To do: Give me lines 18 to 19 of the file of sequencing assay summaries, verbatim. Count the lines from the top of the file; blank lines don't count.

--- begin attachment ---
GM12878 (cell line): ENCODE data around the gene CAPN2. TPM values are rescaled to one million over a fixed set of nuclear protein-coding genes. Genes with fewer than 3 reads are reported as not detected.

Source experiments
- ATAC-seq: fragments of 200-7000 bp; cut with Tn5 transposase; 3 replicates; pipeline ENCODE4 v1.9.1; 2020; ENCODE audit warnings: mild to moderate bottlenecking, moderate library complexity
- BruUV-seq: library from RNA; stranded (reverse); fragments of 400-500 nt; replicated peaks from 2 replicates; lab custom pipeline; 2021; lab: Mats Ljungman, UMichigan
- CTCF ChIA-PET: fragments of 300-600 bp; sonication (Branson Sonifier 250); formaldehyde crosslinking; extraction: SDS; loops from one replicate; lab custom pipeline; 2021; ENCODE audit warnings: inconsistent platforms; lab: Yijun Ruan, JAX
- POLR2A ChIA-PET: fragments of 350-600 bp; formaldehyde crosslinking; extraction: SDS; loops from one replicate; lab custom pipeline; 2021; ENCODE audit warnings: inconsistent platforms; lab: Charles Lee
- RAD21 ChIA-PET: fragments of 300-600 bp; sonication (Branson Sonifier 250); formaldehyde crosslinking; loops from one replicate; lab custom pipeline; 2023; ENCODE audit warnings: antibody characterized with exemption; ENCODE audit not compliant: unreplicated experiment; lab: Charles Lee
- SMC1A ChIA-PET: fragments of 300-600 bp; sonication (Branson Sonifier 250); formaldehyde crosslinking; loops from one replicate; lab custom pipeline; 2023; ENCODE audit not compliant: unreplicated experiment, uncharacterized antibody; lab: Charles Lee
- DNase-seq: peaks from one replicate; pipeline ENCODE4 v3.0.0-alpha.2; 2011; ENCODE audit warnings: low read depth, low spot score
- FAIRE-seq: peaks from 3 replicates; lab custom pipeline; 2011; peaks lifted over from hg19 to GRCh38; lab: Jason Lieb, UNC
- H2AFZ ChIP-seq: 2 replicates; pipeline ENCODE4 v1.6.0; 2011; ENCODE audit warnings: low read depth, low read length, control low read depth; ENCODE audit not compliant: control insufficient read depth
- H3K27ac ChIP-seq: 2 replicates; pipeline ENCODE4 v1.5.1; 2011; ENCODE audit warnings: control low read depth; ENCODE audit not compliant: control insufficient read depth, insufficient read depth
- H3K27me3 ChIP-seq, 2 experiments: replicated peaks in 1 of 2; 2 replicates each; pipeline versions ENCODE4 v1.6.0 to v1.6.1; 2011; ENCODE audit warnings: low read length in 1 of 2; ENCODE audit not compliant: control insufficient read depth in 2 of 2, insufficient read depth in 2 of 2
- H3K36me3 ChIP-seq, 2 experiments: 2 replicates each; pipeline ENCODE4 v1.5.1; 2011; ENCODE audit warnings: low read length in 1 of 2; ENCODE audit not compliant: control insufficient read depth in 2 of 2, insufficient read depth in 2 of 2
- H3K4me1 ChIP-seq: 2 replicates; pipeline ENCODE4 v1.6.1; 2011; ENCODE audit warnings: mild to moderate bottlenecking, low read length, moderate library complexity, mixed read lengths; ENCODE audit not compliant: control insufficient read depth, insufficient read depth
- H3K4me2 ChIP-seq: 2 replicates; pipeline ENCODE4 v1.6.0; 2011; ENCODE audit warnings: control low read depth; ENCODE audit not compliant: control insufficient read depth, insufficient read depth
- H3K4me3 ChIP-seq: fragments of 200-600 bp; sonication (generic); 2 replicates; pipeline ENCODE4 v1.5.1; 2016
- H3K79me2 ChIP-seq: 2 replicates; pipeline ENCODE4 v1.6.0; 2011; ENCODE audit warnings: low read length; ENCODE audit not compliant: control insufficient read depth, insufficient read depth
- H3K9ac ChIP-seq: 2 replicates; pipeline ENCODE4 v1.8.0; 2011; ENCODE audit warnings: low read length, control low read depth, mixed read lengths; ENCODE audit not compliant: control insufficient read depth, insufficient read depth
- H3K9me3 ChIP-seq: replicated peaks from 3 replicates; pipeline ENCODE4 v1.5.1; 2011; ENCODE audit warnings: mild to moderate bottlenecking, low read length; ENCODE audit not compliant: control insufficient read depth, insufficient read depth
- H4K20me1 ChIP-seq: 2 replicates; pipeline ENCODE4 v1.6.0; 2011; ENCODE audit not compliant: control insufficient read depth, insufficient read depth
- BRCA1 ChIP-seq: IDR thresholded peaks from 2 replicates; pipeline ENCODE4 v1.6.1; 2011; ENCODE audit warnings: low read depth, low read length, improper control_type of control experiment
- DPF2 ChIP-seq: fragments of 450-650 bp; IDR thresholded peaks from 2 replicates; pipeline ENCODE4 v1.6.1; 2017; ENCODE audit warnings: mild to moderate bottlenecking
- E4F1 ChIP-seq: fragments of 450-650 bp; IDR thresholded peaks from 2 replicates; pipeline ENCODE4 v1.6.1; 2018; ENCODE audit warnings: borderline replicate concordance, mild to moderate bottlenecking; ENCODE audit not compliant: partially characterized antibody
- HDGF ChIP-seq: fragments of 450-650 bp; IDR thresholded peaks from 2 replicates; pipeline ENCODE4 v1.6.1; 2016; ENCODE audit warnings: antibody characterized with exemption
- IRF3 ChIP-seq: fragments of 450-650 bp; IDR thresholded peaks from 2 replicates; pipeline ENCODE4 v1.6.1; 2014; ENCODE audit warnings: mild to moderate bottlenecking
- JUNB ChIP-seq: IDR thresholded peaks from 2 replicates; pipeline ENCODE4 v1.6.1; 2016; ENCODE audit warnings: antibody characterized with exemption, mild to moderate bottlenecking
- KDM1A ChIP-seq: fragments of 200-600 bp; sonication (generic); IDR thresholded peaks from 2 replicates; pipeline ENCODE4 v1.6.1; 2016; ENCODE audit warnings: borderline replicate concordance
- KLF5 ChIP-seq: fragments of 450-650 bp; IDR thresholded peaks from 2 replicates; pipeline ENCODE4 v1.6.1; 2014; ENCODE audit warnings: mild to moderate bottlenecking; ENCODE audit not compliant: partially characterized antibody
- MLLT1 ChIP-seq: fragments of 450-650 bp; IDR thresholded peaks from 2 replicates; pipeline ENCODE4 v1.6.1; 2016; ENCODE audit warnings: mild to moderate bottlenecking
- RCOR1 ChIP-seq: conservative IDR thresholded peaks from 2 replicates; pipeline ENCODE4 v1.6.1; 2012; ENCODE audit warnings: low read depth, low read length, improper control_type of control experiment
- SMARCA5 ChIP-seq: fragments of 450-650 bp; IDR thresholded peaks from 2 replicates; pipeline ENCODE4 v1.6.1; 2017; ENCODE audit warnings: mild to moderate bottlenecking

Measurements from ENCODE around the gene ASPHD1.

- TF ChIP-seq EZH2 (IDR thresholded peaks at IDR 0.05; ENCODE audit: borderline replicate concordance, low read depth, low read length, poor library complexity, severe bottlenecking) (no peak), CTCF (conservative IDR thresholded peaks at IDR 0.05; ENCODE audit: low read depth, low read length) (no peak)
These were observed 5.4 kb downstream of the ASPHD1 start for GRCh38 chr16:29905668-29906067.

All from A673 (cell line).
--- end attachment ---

- H3K79me2 ChIP-seq: 2 replicates; pipeline ENCODE4 v1.6.0; 2011; ENCODE audit warnings: low read length; ENCODE audit not compliant: control insufficient read depth, insufficient read depth
- H3K9ac ChIP-seq: 2 replicates; pipeline ENCODE4 v1.8.0; 2011; ENCODE audit warnings: low read length, control low read depth, mixed read lengths; ENCODE audit not compliant: control insufficient read depth, insufficient read depth